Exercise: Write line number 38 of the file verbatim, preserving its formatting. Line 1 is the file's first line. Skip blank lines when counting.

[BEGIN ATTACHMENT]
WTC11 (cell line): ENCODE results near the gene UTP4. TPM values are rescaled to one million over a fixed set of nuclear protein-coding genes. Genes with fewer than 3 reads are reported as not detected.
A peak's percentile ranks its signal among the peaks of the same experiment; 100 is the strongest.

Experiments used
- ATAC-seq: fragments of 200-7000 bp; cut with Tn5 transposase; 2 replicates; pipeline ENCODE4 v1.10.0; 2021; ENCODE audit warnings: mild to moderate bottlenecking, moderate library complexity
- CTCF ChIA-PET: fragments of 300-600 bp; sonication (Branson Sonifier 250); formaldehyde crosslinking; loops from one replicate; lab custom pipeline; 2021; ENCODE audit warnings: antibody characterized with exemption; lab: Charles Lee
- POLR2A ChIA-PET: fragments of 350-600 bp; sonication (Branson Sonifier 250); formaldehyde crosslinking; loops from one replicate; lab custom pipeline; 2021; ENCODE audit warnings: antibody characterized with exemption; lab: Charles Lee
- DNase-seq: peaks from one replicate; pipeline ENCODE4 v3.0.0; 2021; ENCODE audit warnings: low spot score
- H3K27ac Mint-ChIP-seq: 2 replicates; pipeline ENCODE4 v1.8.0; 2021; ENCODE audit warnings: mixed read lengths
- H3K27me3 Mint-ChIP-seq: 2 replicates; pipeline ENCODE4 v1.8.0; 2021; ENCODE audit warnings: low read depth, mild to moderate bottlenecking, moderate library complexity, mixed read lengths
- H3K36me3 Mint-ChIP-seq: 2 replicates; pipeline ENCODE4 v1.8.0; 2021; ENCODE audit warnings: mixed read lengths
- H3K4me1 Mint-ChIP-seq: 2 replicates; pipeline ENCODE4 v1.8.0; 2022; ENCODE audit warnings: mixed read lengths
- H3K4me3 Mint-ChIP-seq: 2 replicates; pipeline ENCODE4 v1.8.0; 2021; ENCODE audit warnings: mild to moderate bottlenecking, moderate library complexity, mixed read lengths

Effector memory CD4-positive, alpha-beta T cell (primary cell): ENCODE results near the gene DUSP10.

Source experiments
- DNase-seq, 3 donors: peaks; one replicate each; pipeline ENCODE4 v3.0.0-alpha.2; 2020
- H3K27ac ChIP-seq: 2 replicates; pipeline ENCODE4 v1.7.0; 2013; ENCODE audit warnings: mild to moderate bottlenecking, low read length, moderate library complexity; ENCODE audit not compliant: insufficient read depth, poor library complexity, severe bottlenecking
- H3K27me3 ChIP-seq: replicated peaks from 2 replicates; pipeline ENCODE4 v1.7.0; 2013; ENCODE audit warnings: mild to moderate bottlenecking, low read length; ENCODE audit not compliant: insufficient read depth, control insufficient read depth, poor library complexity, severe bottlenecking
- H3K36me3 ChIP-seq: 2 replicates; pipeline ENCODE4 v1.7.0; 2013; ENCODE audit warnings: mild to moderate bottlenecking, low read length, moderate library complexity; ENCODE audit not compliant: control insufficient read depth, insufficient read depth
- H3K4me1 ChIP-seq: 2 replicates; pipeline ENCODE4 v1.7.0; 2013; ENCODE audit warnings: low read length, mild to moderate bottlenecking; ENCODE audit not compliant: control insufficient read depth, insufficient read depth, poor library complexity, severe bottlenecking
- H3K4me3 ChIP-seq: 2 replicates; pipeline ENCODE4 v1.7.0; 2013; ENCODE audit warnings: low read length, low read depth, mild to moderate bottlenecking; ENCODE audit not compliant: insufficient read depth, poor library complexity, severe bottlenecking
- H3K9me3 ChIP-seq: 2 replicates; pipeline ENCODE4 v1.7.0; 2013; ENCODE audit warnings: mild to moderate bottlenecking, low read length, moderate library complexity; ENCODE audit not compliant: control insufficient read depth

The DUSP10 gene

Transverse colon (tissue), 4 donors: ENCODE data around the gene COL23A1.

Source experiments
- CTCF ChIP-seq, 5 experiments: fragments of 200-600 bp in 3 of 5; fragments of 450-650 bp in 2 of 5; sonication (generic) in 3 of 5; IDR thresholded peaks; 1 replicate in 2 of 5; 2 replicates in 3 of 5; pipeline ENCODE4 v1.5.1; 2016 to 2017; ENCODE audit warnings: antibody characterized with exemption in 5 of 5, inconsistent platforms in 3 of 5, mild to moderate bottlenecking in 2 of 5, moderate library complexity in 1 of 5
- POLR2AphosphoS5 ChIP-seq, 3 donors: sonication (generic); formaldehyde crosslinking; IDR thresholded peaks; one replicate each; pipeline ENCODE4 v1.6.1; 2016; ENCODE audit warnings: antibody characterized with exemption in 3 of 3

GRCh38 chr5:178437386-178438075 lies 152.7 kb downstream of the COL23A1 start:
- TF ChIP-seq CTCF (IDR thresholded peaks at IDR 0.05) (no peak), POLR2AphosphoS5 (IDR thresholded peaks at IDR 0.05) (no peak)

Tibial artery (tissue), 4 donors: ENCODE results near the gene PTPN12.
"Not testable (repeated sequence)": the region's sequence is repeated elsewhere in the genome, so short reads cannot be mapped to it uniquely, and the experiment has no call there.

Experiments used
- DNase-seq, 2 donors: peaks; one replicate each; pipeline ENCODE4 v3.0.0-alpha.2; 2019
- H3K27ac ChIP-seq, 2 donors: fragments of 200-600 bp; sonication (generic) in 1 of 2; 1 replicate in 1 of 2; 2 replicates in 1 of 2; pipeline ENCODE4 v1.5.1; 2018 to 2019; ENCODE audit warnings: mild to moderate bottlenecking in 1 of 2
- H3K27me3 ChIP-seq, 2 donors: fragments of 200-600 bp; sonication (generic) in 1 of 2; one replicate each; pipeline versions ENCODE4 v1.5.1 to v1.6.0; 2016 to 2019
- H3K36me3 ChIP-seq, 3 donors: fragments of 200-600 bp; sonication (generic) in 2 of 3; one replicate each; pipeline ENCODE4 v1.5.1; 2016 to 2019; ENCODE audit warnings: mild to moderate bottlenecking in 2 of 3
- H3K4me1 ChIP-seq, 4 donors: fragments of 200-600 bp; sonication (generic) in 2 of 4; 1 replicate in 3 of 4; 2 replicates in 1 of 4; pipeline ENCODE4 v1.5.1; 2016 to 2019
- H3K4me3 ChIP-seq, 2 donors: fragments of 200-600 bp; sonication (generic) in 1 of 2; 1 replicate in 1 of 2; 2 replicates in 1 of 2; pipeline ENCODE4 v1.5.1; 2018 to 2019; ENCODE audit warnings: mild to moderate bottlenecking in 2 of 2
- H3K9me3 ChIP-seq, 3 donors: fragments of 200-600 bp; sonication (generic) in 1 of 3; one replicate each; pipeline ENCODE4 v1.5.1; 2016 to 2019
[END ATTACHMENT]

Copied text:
- H3K9me3 ChIP-seq, 3 donors: fragments of 200-600 bp; sonication (generic) in 1 of 3; one replicate each; pipeline ENCODE4 v1.5.1; 2016 to 2019